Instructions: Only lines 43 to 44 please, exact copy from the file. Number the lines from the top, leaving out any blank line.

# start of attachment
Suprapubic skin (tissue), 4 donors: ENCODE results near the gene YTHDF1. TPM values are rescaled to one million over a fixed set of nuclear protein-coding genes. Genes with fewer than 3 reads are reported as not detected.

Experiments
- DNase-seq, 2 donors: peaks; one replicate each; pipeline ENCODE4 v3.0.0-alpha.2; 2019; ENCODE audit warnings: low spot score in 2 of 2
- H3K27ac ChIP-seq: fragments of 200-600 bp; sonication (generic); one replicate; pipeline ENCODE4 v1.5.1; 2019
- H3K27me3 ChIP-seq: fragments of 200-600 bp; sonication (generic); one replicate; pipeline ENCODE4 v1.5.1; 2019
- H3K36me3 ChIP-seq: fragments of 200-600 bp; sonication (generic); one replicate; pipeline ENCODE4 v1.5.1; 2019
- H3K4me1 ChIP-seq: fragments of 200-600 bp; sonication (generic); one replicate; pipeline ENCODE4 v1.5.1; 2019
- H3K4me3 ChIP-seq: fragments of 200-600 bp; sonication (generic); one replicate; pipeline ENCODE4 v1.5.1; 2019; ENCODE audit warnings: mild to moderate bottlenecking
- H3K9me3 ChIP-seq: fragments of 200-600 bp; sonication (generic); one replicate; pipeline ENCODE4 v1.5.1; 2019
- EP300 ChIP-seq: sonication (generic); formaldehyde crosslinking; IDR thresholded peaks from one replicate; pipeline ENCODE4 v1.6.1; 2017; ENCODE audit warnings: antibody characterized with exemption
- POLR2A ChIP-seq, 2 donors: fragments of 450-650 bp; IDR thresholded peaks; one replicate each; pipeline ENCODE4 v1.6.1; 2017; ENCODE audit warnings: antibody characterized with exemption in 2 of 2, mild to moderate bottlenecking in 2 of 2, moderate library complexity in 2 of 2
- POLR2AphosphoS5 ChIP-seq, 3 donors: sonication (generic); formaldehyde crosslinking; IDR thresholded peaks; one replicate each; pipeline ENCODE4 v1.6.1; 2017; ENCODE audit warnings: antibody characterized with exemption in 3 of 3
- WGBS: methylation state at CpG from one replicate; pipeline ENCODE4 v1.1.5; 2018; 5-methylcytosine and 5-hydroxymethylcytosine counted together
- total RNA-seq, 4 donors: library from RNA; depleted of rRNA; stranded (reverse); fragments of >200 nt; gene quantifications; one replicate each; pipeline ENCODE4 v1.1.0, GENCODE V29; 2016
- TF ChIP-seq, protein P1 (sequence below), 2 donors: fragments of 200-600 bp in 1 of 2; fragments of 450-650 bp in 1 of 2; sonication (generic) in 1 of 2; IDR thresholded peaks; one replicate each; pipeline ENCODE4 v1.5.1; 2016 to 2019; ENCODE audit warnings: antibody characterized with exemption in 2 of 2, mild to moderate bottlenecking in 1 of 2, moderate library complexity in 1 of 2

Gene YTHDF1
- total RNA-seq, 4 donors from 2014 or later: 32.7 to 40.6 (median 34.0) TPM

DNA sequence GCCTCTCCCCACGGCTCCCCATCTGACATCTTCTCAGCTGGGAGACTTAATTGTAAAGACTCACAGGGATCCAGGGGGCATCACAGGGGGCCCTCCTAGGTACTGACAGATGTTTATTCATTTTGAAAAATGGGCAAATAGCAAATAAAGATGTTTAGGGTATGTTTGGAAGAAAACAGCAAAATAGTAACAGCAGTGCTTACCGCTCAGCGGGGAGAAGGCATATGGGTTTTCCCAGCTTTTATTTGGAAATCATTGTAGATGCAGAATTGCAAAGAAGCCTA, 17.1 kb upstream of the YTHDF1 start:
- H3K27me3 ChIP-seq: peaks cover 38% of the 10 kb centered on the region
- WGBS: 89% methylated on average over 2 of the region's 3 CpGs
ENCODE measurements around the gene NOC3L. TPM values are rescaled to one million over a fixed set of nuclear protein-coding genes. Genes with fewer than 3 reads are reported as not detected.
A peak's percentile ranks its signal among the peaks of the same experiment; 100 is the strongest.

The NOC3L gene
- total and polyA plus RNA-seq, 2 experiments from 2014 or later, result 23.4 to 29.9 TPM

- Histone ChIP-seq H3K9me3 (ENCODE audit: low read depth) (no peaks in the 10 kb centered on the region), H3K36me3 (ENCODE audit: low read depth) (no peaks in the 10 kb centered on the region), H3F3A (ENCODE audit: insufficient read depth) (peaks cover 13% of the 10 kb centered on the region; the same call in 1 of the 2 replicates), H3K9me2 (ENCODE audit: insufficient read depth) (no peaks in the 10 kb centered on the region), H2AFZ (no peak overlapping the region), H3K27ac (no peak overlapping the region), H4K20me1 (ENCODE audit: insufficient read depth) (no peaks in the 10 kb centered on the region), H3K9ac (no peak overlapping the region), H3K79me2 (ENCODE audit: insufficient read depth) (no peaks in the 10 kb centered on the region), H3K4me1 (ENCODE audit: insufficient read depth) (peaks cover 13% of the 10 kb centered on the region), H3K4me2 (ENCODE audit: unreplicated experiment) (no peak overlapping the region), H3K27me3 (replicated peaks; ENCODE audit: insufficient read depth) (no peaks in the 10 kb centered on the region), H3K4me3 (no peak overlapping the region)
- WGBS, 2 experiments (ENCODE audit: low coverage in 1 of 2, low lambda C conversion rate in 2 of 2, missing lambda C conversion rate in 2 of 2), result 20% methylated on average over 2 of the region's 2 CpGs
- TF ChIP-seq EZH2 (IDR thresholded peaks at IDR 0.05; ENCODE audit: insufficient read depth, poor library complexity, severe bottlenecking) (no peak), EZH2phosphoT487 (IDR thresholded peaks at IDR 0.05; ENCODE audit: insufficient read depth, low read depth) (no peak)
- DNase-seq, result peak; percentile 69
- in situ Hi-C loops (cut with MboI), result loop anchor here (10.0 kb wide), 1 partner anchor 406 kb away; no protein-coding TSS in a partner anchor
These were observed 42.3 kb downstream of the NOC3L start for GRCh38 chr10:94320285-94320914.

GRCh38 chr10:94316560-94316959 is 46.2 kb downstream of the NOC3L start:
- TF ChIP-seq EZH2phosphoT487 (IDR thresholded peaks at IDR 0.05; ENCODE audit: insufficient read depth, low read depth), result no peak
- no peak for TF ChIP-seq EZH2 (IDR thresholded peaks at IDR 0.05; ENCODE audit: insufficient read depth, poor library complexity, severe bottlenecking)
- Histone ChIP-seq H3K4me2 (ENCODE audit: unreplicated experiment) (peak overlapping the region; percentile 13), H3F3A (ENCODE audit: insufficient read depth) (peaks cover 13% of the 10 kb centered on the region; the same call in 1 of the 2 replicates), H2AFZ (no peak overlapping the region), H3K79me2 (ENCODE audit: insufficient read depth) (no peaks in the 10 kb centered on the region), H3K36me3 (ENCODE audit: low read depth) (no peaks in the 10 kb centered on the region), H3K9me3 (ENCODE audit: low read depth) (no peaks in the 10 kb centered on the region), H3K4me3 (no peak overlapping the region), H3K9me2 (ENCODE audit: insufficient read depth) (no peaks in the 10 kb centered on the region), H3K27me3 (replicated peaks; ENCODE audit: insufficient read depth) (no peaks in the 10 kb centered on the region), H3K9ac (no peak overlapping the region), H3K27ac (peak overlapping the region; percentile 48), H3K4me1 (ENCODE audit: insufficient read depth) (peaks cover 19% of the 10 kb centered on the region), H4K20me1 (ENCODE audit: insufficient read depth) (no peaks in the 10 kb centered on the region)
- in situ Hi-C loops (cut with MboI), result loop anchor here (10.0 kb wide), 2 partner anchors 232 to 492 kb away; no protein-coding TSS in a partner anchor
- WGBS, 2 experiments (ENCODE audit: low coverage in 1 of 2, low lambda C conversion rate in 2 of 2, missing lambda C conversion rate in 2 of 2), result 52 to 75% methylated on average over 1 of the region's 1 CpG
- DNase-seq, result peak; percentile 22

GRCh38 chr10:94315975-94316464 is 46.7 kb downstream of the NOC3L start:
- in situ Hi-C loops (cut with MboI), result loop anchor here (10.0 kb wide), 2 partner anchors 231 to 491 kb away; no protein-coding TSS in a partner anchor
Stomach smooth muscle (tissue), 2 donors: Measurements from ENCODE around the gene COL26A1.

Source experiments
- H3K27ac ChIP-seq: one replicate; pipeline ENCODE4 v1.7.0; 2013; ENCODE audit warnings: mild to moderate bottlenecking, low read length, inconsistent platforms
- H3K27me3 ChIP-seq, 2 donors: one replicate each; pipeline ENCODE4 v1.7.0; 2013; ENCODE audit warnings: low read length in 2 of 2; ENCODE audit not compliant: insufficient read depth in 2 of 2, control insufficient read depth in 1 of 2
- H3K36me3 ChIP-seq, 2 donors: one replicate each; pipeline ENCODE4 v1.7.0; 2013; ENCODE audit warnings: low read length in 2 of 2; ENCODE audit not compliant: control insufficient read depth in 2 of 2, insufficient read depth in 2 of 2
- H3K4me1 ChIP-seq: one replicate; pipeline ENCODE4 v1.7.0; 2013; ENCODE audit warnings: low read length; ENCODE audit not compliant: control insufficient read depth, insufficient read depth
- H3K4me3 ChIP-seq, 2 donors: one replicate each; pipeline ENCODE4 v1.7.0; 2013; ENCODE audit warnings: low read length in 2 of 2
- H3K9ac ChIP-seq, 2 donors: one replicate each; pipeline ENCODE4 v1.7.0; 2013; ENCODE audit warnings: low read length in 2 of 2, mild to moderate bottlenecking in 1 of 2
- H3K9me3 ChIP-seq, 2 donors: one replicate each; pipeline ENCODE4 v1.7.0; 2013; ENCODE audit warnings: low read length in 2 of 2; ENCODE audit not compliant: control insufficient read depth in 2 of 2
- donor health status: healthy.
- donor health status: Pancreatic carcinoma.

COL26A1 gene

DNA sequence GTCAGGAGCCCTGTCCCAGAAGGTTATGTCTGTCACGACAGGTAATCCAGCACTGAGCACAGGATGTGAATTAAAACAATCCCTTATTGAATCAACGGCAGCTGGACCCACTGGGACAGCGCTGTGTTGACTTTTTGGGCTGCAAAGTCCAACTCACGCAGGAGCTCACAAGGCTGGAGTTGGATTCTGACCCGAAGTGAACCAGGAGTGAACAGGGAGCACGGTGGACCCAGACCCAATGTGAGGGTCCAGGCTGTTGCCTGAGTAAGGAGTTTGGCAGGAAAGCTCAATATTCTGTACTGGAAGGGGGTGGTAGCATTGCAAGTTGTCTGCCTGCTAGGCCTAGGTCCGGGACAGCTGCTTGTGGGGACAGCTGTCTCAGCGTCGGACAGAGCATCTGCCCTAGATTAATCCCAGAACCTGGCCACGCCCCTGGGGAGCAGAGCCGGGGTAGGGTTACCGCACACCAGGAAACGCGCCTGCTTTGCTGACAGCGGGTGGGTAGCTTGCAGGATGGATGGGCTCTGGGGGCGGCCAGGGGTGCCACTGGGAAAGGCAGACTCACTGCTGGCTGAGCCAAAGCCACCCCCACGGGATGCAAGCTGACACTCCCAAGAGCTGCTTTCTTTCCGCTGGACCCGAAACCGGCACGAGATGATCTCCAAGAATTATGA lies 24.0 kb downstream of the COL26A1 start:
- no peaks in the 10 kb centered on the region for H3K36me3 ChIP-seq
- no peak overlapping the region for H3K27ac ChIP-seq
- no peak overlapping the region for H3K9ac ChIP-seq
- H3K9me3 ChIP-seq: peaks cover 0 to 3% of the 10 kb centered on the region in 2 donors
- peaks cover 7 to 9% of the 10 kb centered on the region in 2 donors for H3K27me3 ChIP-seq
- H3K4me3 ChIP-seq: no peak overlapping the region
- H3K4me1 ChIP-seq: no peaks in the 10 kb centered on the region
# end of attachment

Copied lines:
- H3K27me3 ChIP-seq, 2 donors: one replicate each; pipeline ENCODE4 v1.7.0; 2013; ENCODE audit warnings: low read length in 2 of 2; ENCODE audit not compliant: insufficient read depth in 2 of 2, control insufficient read depth in 1 of 2
- H3K36me3 ChIP-seq, 2 donors: one replicate each; pipeline ENCODE4 v1.7.0; 2013; ENCODE audit warnings: low read length in 2 of 2; ENCODE audit not compliant: control insufficient read depth in 2 of 2, insufficient read depth in 2 of 2